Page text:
Sunday, April 2, 2017

A March Down Memory Lane

This month's line up.
We were asked to suggest drams for this month's Manchester Whisky Club tasting. Or, to be more accurate, we were asked to try to look back into the darkest, fuzziest corners of our teenage minds, to recall the first whiskies we ever tasted. Matthew's plan was to select some different (and, inevitably, higher-quality) drams from some well-known brands we might have long since stopped drinking. To make things a little trickier, we were tasting them blind.

Jack Daniel's Single Barrel Select.
And we started off in America. Perhaps thankfully, not with Southern Comfort (still presumably trying to make 'SoCo' happen), but with a drop of Jack Daniel's. And where better to try it than the Briton's Protection, a pub with always has a wide selection of JD behind the bar and has even brought over its own 'Manchester cask' barrels of the stuff.

We weren't trying that, nor even the bog standard Sour Mash you sneaked out of your parents' booze cupboard when you were 15, but instead the Single Barrel Select, and an expression bottled for the French market. This was reminiscent of Speyside apple, and was, unsurprisingly for a bourbon, "a bit woody". We agreed we wouldn't normally have a JD but, yes, this was pretty nice. It's 47% and costs £63, possibly a bit over the odds all things considered.

BBR bottled Glen Moray 8yo.
The other four whiskies of the evening all came from Scotland, with two of them bottled by our friends at Berry, Bros and Rudd. The first was dram number two, an 8yo Glen Moray (Scottish pedants' corner: it's pronounced 'Murray'). Now, Glen Moray used to be the cheapest single malt you could get in most supermarkets, but it was probably always a bit better than that implied. And this particular bottling certainly went down well.

On the nose, this was all pear drops and green apples, and the taste was perhaps a little stronger than you might expect, although it still had a certain softness about it. For one club member this was "subtle, but it holds its own" while others described it as "quintessentially Speyside". This single cask expression comes in at 46% and is available at £45, good value indeed.

Glenmorangie Signet.
Onto dram number three, and this got mixed reviews on the nose. A bit rubbery, a touch of bubblegum, and soon we had it narrowed down to either Macallan or Glenmorangie. Those who went with the latter turned out to be right, but when Matthew revealed we were drinking a no age statement whisky with some 30yo stuff in it, there was quite a bit of surprise. Nobody really had it pegged for anything of that supposed quality.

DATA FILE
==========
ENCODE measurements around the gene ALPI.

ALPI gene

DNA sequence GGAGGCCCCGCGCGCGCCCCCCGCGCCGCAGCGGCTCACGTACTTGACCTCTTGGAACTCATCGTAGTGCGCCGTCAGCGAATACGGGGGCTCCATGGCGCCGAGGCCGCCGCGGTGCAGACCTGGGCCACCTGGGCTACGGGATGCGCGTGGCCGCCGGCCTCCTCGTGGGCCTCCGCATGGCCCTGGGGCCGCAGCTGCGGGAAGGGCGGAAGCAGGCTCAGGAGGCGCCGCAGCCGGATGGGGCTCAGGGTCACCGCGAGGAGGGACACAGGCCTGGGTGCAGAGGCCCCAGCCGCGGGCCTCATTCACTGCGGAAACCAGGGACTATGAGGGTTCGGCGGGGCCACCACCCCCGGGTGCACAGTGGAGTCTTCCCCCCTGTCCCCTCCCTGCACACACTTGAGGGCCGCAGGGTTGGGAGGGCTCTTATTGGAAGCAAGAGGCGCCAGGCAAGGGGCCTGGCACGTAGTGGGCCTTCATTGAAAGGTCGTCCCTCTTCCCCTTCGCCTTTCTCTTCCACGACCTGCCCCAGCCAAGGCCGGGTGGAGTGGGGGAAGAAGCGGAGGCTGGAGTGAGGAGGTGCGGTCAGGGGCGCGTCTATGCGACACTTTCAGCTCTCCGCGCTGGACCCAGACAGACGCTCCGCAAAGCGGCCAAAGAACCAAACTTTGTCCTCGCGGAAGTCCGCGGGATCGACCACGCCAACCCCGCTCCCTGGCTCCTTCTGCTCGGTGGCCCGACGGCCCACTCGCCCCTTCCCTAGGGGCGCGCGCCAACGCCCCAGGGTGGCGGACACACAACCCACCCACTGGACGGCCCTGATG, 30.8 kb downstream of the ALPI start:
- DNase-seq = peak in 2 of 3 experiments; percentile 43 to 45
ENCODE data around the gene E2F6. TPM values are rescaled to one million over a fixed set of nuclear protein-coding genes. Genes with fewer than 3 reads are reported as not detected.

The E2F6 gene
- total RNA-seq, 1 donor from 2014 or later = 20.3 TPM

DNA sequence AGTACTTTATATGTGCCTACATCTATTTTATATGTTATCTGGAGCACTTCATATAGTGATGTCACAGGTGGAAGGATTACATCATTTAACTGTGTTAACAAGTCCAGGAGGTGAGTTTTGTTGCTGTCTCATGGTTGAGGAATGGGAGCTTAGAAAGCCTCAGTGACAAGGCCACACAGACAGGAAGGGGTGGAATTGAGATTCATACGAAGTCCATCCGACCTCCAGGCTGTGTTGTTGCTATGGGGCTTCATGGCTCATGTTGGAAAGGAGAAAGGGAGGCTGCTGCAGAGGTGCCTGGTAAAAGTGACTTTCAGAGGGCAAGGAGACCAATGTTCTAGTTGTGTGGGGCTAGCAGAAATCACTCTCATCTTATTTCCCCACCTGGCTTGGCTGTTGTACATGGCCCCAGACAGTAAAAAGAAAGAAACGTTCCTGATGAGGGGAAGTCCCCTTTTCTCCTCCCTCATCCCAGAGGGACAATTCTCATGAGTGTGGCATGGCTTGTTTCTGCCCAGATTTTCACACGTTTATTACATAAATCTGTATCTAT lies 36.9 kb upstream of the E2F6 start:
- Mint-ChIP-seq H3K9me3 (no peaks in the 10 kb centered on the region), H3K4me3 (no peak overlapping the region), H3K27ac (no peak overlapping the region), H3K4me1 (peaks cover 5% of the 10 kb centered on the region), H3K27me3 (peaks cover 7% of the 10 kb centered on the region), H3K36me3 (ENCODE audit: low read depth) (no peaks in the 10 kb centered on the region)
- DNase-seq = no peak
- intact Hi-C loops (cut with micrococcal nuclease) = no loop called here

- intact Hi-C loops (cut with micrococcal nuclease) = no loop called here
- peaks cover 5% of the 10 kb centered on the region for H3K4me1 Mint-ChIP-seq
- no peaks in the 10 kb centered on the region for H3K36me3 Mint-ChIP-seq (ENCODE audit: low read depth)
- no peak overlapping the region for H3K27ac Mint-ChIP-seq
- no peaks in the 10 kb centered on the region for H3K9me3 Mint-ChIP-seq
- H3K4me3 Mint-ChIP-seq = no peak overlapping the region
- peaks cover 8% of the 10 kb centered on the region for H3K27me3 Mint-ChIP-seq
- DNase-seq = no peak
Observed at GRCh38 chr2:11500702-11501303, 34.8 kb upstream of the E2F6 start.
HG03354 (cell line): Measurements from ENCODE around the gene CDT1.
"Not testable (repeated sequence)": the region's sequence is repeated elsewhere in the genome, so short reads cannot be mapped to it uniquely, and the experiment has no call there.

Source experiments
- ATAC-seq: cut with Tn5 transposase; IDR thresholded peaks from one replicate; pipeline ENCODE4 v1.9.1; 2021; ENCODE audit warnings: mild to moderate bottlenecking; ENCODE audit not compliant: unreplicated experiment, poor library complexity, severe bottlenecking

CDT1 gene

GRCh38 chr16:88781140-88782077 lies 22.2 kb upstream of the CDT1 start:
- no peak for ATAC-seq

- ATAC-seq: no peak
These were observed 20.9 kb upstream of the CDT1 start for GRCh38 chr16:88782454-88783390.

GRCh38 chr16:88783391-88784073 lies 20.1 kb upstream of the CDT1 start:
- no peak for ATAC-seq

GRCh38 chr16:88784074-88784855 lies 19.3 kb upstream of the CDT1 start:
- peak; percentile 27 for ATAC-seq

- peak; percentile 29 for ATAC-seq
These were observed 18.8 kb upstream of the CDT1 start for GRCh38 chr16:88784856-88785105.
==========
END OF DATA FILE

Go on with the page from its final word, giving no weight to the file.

The whisky in question was Glenmorangie Signet, 46% again, but setting you back £125. We didn't think this was worth it at all. As someone said: "the problem with this whisky is you can get three very good bottles for the same money," so it's doubtful this will be appearing in any of our kitchen cupboards soon.

Balvenie Doublewood 17yo.
The old yellow label of Balvenie was a familiar sight in supermarket booze aisles, and was presumably also familiar in the early drinking days of at least some club members, as we visited this distillery for dram four.  But we took things up a few notches for what turned out to be their 17yo.

This didn't have too much on the nose, but was very pleasant indeed on the palate. Dried fruit, toffee, banana and Christmas pudding all got a shout, so maybe it would taste a touch better in the depths of winter. But even so, this was highly drinkable and quite warming. At 43% and £93, this was certainly nice, but again, a bit expensive for what was in the bottle.

Another BBR, this one an 18yo Laphroaig.
And so to the end of the evening, and this one got quite a reaction as members took their first sniffs of it, with plenty of 'oohs' and 'aahs'. "You all sound like a bunch of drug addicts," said someone, which was probably fair enough, as everyone recognised the familiar scent of Islay in their nostrils.

This really was very pleasant indeed. There were quite a few suggestions of Lagavulin, but then, nobody could really believe that anyone's first whisky was a Lagavulin. And here I've got to declare an interest. My first whisky was a Laphroaig 10yo (a family thing, as there always seemed to be a bottle in the house, a tradition I somehow seem to have maintained) and this was a Laphroaig too, although something a bit more special. An 18yo from Berry, Bros and Rudd, and clocking in at 55.6%. It was £175, but good luck finding a bottle. It was, almost unanimously, dram of the night.

And that was it for another month. Thanks again to Matthew for selecting some great drams for us to try, and to the Briton's for again being excellent hosts. We've got the club AGM in April and then another tasting as usual at the end of the month. If there's anything we can be sure of, it's that ordering a 'SoCo and lime' still won't be a thing by then.